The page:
Anticipated Interest

AAA

DEFINITION of 'Anticipated Interest'

The amount of interest that a savings vehicle will accrue by some future date, assuming there are no deposits or withdrawals during the intervening period. Anticipated interest factors in compound interest. For example, a one-year, $1,000 certificate of deposit with a 2% annual interest rate would have anticipated interest of $20.15. Anticipated interest can also describe to the total amount of interest that is expected to be paid on a loan with a specified payoff date, such as a mortgage or car loan. If the loan is repaid early, the actual interest will be less than the anticipated interest.

INVESTOPEDIA EXPLAINS 'Anticipated Interest'

An investor putting a lump sum into a high-yield savings account, such as those typically offered by online banks, would have a greater amount of anticipated interest than someone putting the same sum into a traditional savings account, which typically pays a rock-bottom interest rate. Regardless of the savings vehicle, it is important to understand how the bank calculates compound interest (e.g., daily, monthly, semi-annually) to know how much interest you can anticipate.

RELATED TERMS
  1. Compound Interest

    Interest calculated on the initial principal and also on the ...
  2. Interest

    1. The charge for the privilege of borrowing money, typically ...
  3. Interest Rate

    The amount charged, expressed as a percentage of principal, by ...
  4. Interest-On-Interest

    The interest that is earned upon the re-investment of interest ...
  5. Accrued Interest

    1. A term used to describe an accrual accounting method when ...
  6. Imputed Interest

    A term that describes interest that is considered to be paid ...
Related Articles
  1. Bonds & Fixed Income

    Accelerating Returns With Continuous Compounding

    Investopedia explains the natural log and exponential functions used to calculate this value.
  2. Economics

    Forces Behind Interest Rates

    Get a deeper understanding of the importance of interest rates and what makes them change.
  3. Investing Basics

    Understanding The Time Value Of Money

    Find out why time really is money by learning to calculate present and future value.
  4. Mutual Funds & ETFs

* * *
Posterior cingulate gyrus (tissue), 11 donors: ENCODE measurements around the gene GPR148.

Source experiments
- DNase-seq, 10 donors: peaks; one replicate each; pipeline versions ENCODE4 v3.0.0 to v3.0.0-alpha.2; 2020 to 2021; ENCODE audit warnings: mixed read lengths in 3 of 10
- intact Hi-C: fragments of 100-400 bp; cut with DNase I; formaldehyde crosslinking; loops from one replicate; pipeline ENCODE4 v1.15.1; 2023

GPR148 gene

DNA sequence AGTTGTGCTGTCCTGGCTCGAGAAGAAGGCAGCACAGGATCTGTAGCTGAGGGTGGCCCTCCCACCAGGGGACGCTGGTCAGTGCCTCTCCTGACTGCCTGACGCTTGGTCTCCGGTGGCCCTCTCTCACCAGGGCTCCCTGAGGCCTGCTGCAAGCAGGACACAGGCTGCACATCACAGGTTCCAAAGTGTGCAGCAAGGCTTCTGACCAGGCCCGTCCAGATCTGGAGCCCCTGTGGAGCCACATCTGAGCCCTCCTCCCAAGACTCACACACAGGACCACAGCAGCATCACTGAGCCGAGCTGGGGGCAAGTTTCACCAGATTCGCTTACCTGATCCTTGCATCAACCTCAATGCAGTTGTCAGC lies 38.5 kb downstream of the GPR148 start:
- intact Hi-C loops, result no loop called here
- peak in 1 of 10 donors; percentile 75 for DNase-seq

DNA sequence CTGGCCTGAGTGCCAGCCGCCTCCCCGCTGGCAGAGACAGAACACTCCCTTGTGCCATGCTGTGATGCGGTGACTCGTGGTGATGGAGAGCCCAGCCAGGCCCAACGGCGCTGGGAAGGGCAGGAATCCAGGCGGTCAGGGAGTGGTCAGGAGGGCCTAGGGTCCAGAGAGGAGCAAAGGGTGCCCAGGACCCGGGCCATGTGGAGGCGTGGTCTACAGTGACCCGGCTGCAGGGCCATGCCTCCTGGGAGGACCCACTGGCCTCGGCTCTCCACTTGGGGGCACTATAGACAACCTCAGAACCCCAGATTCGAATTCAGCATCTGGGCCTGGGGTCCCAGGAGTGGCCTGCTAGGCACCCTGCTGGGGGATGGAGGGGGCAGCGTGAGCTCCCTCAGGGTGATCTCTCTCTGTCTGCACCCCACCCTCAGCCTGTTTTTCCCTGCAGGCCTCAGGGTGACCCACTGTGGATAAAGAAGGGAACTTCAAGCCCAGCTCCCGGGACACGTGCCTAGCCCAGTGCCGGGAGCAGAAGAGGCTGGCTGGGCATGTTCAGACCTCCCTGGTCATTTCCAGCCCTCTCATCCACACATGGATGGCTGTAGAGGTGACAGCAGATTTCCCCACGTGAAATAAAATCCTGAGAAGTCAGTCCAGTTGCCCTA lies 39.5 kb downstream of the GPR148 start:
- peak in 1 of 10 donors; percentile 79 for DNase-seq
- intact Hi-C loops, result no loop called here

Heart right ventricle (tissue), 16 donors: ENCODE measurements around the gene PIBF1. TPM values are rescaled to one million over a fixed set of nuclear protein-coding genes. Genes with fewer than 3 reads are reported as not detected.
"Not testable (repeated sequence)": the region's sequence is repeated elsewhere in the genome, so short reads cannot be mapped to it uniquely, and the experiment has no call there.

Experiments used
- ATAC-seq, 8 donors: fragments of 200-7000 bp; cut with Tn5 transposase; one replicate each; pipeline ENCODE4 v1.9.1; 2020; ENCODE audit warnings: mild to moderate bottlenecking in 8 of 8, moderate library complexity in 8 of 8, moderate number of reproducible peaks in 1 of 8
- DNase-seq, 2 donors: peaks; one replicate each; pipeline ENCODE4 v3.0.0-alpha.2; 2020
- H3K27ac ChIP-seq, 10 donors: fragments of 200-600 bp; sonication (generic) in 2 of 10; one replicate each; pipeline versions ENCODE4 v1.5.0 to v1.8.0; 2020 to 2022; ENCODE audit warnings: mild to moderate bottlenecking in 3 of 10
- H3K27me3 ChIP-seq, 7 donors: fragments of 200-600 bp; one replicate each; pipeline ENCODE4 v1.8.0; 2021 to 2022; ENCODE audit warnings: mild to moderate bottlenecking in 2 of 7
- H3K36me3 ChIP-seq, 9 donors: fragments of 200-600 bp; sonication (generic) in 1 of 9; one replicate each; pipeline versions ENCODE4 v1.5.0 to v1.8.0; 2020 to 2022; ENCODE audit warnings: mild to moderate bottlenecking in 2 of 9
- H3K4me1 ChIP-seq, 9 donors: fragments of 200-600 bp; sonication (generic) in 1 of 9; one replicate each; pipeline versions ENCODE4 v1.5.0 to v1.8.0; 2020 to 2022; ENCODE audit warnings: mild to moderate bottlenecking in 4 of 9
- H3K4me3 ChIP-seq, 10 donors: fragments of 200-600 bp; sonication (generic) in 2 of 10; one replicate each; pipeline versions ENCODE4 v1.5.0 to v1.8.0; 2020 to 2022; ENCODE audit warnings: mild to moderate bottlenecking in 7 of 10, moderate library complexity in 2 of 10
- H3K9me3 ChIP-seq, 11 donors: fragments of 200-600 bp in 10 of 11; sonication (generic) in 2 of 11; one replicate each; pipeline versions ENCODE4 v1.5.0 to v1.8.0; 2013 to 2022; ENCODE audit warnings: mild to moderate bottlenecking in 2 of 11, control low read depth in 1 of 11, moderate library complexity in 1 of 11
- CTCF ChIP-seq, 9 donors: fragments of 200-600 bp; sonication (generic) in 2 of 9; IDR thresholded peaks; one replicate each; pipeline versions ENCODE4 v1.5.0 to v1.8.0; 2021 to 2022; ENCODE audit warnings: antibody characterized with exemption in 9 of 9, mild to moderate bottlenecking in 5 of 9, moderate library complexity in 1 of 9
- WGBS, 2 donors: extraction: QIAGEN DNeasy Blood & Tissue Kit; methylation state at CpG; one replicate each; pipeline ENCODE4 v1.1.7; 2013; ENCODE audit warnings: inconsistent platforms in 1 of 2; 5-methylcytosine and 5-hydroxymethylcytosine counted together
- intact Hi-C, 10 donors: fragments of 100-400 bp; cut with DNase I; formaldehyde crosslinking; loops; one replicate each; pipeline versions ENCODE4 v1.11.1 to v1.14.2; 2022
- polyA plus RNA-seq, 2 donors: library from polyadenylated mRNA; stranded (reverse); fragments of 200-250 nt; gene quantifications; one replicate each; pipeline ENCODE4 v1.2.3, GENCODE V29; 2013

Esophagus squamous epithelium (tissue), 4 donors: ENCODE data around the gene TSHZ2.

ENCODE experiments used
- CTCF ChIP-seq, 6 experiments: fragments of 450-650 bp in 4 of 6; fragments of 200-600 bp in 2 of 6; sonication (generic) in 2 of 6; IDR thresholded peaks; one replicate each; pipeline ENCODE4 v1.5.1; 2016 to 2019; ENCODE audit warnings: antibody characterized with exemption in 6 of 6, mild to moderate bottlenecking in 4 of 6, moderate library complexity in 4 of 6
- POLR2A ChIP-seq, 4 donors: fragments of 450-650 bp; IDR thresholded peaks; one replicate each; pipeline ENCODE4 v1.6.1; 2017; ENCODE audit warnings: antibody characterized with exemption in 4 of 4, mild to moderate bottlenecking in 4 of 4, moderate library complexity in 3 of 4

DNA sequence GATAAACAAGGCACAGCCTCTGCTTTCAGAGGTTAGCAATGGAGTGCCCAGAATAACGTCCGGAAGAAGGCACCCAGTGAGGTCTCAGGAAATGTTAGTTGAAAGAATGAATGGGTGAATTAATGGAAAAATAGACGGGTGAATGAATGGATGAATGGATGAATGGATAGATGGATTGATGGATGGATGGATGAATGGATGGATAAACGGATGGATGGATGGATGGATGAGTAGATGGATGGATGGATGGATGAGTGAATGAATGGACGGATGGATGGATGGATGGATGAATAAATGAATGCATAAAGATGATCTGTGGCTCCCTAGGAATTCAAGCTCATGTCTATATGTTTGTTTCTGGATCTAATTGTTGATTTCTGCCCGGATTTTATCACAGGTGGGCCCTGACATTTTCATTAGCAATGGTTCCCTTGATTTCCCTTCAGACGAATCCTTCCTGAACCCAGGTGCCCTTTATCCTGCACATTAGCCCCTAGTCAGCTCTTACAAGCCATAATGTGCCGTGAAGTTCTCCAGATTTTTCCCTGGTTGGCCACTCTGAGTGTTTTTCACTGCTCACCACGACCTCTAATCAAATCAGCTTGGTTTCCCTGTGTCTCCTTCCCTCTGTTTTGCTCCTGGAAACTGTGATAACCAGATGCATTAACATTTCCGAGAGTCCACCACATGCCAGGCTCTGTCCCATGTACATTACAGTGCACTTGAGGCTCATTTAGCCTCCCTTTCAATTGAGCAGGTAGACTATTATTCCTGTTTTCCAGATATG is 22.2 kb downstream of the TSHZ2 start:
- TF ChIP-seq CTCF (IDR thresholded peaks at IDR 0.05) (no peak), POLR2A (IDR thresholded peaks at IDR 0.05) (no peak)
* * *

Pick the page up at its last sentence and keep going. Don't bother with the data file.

Money Market Mutual Funds: A Better Savings Account

    An good alternative to the traditional savings account is the money market mutual fund. It's easy, safe and has better returns.
  5. Savings

    Why Do Credit Cards Expire?

    Credit cards expire for more reasons than you could imagine – including, so you don't forget you have the card.
  6. Savings

    How Microeconomics Affects Everyday Life

    Microeconomics is the study of how individuals and businesses make decisions to maximize satisfaction. Microeconomic principles can describe many everyday experiences. We use renting a New York ...
  7. Savings

    Best (And Worst) Places To Change Money In Vegas

    Skip the booths at the airport and find an ATM when you want to exchange currency. Or try to use your credit card. Another good source: casinos!
  8. Bonds & Fixed Income

    Should Junk Bond ETFs Be a Part of Your Portfolio?

    Should junk bonds be a part of your portfolio? Here's what you need to know.
  9. Savings

    How Safe Is Venmo And Why Is It Free?

    Venmo is a digital wallet that allows users to send money with ease. Millions use the service, but is it actually safe?
  10. Economics

    What is the Income Effect?

    In economics, the income effect is the change in the consumption of goods caused by a change in income, whether income goes up or down.

You May Also Like

Hot Definitions
  1. Fiat Money

    Currency that a government has declared to be legal tender, but is not backed by a physical commodity. The value of fiat ...
  2. Interest Rate Risk

    The risk that an investment's value will change due to a change in the absolute level of interest rates, in the spread between ...
  3. Income Effect

    In the context of economic theory, the income effect is the change in an individual's or economy's income and how that change ...
  4. Price-To-Sales Ratio - PSR

    A valuation ratio that compares a company’s stock price to its revenues. The price-to-sales ratio is an indicator of the ...
  5. Hurdle Rate

    The minimum rate of return on a project or investment required by a manager or investor. In order to compensate for risk, ...
  6. Market Value

    The price an asset would fetch in the marketplace. Market value is also commonly used to refer to the market capitalization ...
Trading Center